Robert Sarver says he has begun the process of selling the Phoenix Suns and Phoenix Mercury, a move that comes just eight days after they were suspended by the NBA. Workplace misconduct that included racist speech and hostile behavior toward employees.
Sarwar announced on Wednesday that selling is “the best course of action”, though he initially hoped he would be able to take control of the franchise – alluding to his record, he claims. paints a dramatically different picture of who he is. And what does he stand for?
Sarwar wrote in a statement, “But in our current unforgivable environment, it has become abundantly clear that this is no longer possible – the things I have done, or still can do, exceed those things.” is what I have said in the past.” “For those reasons, I am beginning the process of finding buyers for Sun and Mercury.”
In July 2004, Sarwar bought the teams for approximately $400 million. He is not the only owner, but the primary one.
Assuming no other teams are sold in the interim, this will be the first sale in the NBA since a group led by Qualtrics co-founder Ryan Smith bought the Utah Jazz in 2021 for about $1.7 billion.
It is not known whether Sarwar has established an asking price. Forbes recently estimated the value of Sun at $1.8 billion.
In an independent report that was commissioned by the NBA last November and took about 10 months to complete, Sarwar “repeated or alleged to have repeated the N-word on at least five occasions during his tenure with the Sun.” as found”. It was not found that Sarwar used this racially insensitive language with the intention of demeaning or defaming.”
The study also concluded that Sarwar used abusive language towards female employees, including telling a pregnant employee that she would not be able to do her job after becoming a mother; making off-color comments and jokes about sex and anatomy; And yelling and cursing at employees in a way that would be considered bullying “under workplace standards.”
Once that report was complete, NBA commissioner Adam Silver suspended Sarver for a year and fined him $10 million—the maximum allowed by league rule.
Sarwar wrote, “Words I deeply regret oversee nearly two decades of construction organizations that bring people together – and strengthen the Phoenix area – of the unifying power of professional men’s and women’s basketball.” I through.” “As a man of faith, I believe in the path of atonement and forgiveness. I hoped that the commissioner’s one-year suspension would give me time to focus, make amends, and address my personal disputes from those teams, Which I and so many fans love.”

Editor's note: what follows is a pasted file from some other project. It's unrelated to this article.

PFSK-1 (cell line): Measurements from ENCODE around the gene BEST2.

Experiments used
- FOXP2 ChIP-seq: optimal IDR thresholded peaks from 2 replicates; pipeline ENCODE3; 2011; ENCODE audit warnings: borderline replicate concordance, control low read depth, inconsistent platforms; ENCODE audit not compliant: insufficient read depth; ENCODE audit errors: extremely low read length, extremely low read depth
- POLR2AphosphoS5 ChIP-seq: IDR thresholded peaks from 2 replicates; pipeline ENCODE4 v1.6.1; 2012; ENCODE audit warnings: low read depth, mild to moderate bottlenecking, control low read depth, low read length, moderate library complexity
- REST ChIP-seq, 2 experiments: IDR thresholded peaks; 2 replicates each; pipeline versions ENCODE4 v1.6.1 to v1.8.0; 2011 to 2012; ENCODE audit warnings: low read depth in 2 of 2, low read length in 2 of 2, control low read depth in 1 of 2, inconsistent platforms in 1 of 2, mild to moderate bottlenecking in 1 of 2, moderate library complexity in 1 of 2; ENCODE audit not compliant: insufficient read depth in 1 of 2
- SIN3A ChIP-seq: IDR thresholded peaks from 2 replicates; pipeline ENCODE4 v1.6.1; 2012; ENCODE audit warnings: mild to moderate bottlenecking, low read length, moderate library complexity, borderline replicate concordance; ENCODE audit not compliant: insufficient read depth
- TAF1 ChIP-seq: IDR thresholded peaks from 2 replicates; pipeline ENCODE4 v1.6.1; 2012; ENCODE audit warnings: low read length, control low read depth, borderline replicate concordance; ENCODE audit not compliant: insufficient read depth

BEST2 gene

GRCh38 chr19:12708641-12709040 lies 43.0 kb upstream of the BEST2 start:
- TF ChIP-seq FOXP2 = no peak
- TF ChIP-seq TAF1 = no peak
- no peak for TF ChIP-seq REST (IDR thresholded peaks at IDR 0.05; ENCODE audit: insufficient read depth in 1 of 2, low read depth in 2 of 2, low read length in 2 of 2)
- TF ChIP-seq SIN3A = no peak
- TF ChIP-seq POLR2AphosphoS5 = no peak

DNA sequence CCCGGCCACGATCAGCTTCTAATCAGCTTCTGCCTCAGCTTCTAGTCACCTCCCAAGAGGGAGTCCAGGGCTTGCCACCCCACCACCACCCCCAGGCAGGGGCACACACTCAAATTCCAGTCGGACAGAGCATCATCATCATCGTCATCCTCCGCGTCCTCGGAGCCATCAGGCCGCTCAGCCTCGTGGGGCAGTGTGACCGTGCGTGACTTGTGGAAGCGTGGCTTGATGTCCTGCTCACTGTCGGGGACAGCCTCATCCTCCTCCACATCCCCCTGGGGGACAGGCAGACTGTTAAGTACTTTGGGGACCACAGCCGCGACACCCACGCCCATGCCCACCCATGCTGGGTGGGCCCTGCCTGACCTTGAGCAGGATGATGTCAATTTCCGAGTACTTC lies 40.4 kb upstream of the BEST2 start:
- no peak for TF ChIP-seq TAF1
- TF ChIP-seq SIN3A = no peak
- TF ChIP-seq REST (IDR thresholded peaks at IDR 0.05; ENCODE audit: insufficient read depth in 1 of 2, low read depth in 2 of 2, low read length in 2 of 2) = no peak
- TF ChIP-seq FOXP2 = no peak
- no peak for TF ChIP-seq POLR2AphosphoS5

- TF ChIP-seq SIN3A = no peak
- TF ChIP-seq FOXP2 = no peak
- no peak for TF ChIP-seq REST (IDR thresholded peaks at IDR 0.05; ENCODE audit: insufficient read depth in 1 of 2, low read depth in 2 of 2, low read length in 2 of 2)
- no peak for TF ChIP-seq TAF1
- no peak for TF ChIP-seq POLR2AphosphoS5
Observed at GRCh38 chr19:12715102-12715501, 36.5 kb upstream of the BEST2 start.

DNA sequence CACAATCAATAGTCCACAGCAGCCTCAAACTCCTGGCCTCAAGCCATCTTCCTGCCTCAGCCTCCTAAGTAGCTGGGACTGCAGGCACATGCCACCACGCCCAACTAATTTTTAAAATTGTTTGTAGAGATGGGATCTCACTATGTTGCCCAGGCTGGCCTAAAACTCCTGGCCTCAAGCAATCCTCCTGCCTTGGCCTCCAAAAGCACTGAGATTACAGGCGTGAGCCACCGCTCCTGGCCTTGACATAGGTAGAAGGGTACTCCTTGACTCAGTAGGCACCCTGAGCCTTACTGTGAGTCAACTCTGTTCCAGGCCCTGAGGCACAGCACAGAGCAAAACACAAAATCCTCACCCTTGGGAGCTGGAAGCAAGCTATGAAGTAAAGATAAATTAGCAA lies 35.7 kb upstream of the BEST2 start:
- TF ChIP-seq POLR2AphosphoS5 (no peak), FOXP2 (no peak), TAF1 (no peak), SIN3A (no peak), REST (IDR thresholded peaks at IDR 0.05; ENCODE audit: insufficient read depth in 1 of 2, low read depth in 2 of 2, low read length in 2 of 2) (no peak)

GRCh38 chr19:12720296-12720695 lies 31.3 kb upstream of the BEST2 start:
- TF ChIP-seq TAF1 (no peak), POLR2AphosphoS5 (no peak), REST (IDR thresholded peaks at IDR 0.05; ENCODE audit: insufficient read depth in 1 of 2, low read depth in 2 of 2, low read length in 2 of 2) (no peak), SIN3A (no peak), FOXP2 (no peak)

Barely a week later, Sarwar clearly realized that this would not be possible.
His decision comes after voices from players such as Sons guard Chris Paul and Los Angeles Lakers star LeBron James to longtime team sponsors such as PayPal. And even the National Basketball Players Association – said a one-year suspension was not enough.
James weighed in again on Wednesday, shortly after Sarwar’s statement became public: “I’m very proud to be part of a league committed to progress!” He tweeted.
Retired NBA player Eaton Thomas also added in a tweet: “Sarvar is cashing out so it’s not really a punishment for him, but definitely glad he’s gone.”
Sunas Vice Chairman Jaham Najafi called last week Sarwar to resign, saying there must be “zero tolerance” for lewd, wrongful and racist conduct in any workplace. In the same statement, Najafi also said that he had no plans to become the team’s primary owner.
“I don’t want to be a distraction to the good guys working hard to bring the joy and excitement of basketball to these two teams and fans around the world,” Sarwar wrote. “I want what’s best for these two organizations, the players, the employees, the fans, the community, my fellow owners, the NBA and the WNBA. It’s the best course of action for everyone.”
Sarwar, through his attorney, argued to the NBA during the investigation process that his record as an owner shows a “longstanding commitment to social and racial justice” and that he has “diversity, equity and Commitment to inclusion”. Among the examples Sarwar cited was what he described as the league-best rate of 55% employment of minorities within the Sun’s front office and more than half of the team’s coach and general manager during his tenure – current coach Monty. GM James Jones – including Williams and current – are Black.